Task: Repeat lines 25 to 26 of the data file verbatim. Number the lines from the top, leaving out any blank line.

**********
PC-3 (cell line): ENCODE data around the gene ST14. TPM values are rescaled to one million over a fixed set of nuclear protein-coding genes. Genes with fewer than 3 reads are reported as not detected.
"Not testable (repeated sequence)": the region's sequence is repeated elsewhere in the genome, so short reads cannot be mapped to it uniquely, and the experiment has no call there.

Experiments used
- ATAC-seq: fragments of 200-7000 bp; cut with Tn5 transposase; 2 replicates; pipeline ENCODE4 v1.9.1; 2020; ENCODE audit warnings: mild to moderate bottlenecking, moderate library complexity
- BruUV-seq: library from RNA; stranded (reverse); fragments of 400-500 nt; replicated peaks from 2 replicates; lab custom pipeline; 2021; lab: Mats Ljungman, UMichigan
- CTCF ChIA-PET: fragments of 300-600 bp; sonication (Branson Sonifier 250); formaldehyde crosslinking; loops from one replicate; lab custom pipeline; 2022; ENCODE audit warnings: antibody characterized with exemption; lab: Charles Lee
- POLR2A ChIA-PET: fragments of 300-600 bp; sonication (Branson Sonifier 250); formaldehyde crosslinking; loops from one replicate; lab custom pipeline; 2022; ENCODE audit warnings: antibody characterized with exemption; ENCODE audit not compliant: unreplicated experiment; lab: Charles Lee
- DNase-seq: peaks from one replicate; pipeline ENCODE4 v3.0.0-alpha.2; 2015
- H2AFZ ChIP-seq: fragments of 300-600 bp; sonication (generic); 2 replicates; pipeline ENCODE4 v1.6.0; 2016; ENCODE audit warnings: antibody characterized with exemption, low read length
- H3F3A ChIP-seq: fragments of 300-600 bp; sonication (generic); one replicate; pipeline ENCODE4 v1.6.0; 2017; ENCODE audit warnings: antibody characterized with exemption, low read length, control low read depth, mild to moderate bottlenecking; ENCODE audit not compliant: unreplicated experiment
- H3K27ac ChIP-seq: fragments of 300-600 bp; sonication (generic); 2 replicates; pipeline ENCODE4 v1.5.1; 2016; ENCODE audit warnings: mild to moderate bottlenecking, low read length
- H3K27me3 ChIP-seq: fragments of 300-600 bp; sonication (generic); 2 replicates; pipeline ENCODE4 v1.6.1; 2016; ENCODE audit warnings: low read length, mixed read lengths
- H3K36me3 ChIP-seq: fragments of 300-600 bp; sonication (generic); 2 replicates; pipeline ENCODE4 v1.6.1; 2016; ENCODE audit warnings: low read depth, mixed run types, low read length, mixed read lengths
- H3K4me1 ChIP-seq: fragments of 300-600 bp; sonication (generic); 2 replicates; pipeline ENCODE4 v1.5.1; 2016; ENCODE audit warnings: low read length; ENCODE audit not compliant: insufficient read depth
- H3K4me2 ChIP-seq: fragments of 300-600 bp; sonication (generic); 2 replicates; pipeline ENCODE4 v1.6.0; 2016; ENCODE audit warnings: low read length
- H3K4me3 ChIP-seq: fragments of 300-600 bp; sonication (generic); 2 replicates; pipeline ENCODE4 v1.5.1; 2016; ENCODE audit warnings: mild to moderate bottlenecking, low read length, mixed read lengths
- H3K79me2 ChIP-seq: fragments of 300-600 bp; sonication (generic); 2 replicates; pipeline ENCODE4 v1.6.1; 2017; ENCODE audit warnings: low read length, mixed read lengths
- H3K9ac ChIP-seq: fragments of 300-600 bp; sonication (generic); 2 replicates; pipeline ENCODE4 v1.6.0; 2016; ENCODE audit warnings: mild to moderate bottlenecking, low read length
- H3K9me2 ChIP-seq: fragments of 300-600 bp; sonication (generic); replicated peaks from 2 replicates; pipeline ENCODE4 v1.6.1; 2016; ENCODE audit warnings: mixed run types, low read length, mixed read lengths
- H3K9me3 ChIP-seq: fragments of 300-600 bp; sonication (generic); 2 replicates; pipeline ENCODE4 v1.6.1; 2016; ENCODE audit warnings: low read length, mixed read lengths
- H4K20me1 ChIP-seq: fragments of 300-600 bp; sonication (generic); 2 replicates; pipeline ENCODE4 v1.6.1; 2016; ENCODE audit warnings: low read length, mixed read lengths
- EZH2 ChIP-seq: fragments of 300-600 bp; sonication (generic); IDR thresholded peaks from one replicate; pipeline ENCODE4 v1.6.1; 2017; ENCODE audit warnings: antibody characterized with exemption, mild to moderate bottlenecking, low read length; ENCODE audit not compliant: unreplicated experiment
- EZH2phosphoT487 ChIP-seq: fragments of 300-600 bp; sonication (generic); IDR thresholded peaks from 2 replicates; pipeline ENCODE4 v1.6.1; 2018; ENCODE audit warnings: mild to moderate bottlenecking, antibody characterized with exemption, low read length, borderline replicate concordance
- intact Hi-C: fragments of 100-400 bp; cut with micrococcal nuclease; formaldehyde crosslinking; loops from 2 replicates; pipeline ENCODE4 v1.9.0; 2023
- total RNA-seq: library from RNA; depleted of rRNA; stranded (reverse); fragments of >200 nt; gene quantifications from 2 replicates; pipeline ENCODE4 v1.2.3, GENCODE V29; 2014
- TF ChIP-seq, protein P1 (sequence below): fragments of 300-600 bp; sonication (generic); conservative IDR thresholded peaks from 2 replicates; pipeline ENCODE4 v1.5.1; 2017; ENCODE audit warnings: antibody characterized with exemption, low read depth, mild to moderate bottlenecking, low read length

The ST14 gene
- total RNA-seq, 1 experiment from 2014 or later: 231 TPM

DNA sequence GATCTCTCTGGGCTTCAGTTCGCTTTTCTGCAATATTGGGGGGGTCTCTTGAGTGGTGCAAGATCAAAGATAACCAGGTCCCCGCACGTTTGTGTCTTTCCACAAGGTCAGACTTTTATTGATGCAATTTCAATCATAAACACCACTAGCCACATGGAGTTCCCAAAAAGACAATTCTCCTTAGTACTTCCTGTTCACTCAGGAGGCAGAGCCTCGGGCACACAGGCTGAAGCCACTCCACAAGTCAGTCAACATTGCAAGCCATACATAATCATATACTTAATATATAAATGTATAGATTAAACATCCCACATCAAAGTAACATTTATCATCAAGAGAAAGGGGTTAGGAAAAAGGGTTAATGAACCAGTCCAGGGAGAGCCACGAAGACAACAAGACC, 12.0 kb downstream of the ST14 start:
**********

- total RNA-seq: library from RNA; depleted of rRNA; stranded (reverse); fragments of >200 nt; gene quantifications from 2 replicates; pipeline ENCODE4 v1.2.3, GENCODE V29; 2014
- TF ChIP-seq, protein P1 (sequence below): fragments of 300-600 bp; sonication (generic); conservative IDR thresholded peaks from 2 replicates; pipeline ENCODE4 v1.5.1; 2017; ENCODE audit warnings: antibody characterized with exemption, low read depth, mild to moderate bottlenecking, low read length